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Volume 4, Issue 1
March 2005

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ACM Honors Inventors of Landmark Software Concept

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Software System Award Citation

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ACM has given the 2004 Software System Award to Secure Network Programming (SNP), the first secure sockets layer for Internet applications, aimed at achieving secure network programming for widespread use. SNP was designed and implemented by Raghuram Bindignavle, Simon Lam, Shaowen Su, and Thomas Y.C. Woo in 1993, while at the University of Texas at Austin Networking Research Laboratory. Their work was funded by the National Security Agency and the National Science Foundation. The Software System Award is given to an institution or individual(s) recognized for developing software systems that have had a lasting influence, reflected in contributions to concepts and/or commercial acceptance. This award carries a $10,000 prize, and financial support for the award is provided by IBM.

The recipients invented secure sockets as a high-level approach to securing Internet applications. In 1993, they designed and prototyped the first secure sockets layer, named SNP, which provides a user interface closely resembling sockets. Their goal was to enable existing socket programs to be retrofitted with appropriate security measures with only minor modifications. SNP also encapsulates security-sensitive information, which prevents accidental or intentional disclosure by an application program.

Many of the design choices in SNP can be found in today's secure sockets layers used between browsers and Internet servers. For example, the secure sockets layer SSL, later designed and built by Netscape, is widely used for securing communications between browsers and servers, as well as other Internet applications.

Raghuram Bindignavle is a consultant on Linux-based and wireless technologies of use to large swaths of rural India that are not covered by traditional land lines. Prior to returning to India, he worked in various software companies in the US. He received a B.E. degree in Computer Science at the Regional Engineering College of the University of Allahabad in India. He earned an M.A. degree in Computer Science from the University of Texas at Austin.

Simon S. Lam is Professor and Regents Chair in Computer Sciences, and Director of the Networking Research Laboratory at the University of Texas at Austin, where he has been on the faculty since 1977. He served as department chair from 1992 to 1994. He received a B.S.E.E. degree from Washington State University, and M.S. and Ph.D. degrees in engineering from UCLA. From 1971 to 1974, he was a Postgraduate Research Engineer at UCLA's ARPA Network Measurement Center. From 1974 to 1977, he was a Research Staff Member at the IBM T. J. Watson Research Center. He served as Editor-in-Chief of IEEE/ACM Transactions on Networking from 1995 to 1999. An ACM Fellow and an IEEE Fellow, Dr. Lam received the 2004 W. Wallace McDowell Award from the IEEE Computer Society and the 2004 ACM SIGCOMM Award. He is a co-recipient of the 1975 Leonard G. Abraham Prize and the 2001 William R. Bennett Prize from IEEE Communications Society.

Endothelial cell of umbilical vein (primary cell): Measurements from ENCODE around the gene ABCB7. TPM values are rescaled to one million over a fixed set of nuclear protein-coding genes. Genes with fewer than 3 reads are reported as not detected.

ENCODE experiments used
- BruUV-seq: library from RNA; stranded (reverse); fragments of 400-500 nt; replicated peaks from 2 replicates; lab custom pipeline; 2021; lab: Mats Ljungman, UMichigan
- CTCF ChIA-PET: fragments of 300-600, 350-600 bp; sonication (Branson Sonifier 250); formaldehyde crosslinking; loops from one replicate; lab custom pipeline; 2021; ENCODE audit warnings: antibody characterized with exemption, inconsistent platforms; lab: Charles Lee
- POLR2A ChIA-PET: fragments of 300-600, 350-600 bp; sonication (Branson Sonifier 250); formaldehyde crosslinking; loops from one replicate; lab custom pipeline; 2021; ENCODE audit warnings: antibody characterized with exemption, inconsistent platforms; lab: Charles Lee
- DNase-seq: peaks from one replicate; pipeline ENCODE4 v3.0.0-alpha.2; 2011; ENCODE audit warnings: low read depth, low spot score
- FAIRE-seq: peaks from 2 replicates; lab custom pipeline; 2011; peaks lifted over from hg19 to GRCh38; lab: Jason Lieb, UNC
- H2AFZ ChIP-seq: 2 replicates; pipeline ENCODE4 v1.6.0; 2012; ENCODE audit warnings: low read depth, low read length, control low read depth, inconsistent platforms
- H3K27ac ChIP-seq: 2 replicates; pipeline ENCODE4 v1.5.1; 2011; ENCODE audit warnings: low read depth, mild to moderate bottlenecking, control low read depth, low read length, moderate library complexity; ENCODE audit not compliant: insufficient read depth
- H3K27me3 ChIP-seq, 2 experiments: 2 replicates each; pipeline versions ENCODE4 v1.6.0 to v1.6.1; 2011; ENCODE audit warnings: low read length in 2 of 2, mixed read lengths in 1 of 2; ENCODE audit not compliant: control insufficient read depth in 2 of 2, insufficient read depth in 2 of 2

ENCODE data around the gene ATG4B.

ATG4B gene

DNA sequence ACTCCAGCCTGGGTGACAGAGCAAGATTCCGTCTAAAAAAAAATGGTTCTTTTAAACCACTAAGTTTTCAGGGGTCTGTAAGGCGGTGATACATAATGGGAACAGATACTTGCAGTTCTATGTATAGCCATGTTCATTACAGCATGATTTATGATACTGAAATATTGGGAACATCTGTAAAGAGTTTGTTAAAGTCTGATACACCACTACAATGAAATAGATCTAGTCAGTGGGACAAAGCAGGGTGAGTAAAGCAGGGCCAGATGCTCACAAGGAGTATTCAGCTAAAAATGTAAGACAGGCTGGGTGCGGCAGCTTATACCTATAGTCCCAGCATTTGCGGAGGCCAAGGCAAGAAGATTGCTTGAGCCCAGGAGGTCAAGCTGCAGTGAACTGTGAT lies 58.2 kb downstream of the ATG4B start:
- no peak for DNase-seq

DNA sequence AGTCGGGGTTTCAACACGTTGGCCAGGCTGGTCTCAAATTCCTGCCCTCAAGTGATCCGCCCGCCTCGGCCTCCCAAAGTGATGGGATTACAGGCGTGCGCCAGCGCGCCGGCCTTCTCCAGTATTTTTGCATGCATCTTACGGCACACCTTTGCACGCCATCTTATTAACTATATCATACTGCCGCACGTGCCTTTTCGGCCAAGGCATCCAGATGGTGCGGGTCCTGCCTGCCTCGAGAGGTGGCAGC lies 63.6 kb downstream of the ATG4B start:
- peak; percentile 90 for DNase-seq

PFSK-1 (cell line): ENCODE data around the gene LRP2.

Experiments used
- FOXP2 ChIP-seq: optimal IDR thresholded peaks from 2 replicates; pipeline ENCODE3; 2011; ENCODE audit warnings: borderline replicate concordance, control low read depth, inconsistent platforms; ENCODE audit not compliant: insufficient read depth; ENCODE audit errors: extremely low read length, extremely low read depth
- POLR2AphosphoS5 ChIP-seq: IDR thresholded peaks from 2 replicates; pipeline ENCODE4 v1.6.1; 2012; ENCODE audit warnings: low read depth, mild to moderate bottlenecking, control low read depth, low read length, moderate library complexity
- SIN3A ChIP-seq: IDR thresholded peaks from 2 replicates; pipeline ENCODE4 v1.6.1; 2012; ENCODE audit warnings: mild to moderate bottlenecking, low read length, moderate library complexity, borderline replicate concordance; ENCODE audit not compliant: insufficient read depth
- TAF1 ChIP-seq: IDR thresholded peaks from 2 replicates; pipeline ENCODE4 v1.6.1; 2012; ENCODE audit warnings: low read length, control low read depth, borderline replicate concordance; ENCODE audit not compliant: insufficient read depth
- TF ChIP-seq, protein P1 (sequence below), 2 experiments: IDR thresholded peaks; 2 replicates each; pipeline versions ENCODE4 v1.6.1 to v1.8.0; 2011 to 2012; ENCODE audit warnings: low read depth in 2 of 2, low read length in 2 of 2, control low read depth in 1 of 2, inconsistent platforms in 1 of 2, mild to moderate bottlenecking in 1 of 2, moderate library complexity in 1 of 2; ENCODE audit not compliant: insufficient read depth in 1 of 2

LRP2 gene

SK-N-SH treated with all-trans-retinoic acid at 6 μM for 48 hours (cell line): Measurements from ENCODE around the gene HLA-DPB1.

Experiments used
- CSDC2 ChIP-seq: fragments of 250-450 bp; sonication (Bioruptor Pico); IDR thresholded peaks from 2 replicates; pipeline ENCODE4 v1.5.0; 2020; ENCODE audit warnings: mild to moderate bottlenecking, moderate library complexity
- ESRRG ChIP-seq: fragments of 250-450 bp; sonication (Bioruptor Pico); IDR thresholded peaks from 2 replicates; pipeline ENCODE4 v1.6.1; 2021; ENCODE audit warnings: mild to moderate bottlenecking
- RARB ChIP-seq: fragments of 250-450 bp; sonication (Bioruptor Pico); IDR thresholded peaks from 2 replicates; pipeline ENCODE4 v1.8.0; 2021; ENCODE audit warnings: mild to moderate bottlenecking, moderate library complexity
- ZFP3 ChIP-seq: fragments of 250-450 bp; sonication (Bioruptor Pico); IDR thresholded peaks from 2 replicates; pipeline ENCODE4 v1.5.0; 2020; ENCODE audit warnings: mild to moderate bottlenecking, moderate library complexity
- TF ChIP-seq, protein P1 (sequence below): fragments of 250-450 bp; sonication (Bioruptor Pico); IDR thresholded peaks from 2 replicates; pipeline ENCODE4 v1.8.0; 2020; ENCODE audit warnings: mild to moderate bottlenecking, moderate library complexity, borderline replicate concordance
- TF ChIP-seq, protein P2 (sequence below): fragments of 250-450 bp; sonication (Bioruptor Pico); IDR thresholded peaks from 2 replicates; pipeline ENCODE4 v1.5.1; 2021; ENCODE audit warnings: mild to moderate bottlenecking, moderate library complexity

Shaowen Su is Managing Director of Zero2ipo Ltd., a financial advisory services and investment management firm in China. From 2003 to 2004, he was CFO of Todaytech Asia Ltd. in Hong Kong. Mr. Su was General Manager of China Operations at ACR Ventures, a Hong Kong-based venture capital company, and was selected as one of the "most active VCs of the year" in 2001 by Digital Fortune magazine. His experience includes software development and marketing in the US with National Instruments, Intel, and NEC. Mr. Su received a Bachelor of Physics degree from Peking University and an M.S. in Computer Science from University of Texas at Austin.

Thomas Y.C. Woo, a Director at Bell Labs, heads the Mobile Networking and Internet Management Research Laboratory. He previously headed the Bell Labs Networking Systems Research Department. In between, he spent two years at RedWave Networks, a Silicon Valley startup, as Chief Network Architect and Vice President of Software Engineering. Woo has received more than 10 U.S. patents, and has served on the program committee of ACM SIGCOMM. He is an Editor of IEEE Wireless Communications and was an adjunct faculty member at the University of Pennsylvania. He received a B.Sc. degree in Computer Science (First Class Honor) from the University of Hong Kong, and M.S. and Ph.D. degrees in Computer Science from the University of Texas at Austin.

ACM will present these and other awards at the annual ACM Awards Banquet on June 11, 2005, in San Francisco.


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Last Updated: March 22, 2005 by Edwin Rodriguez
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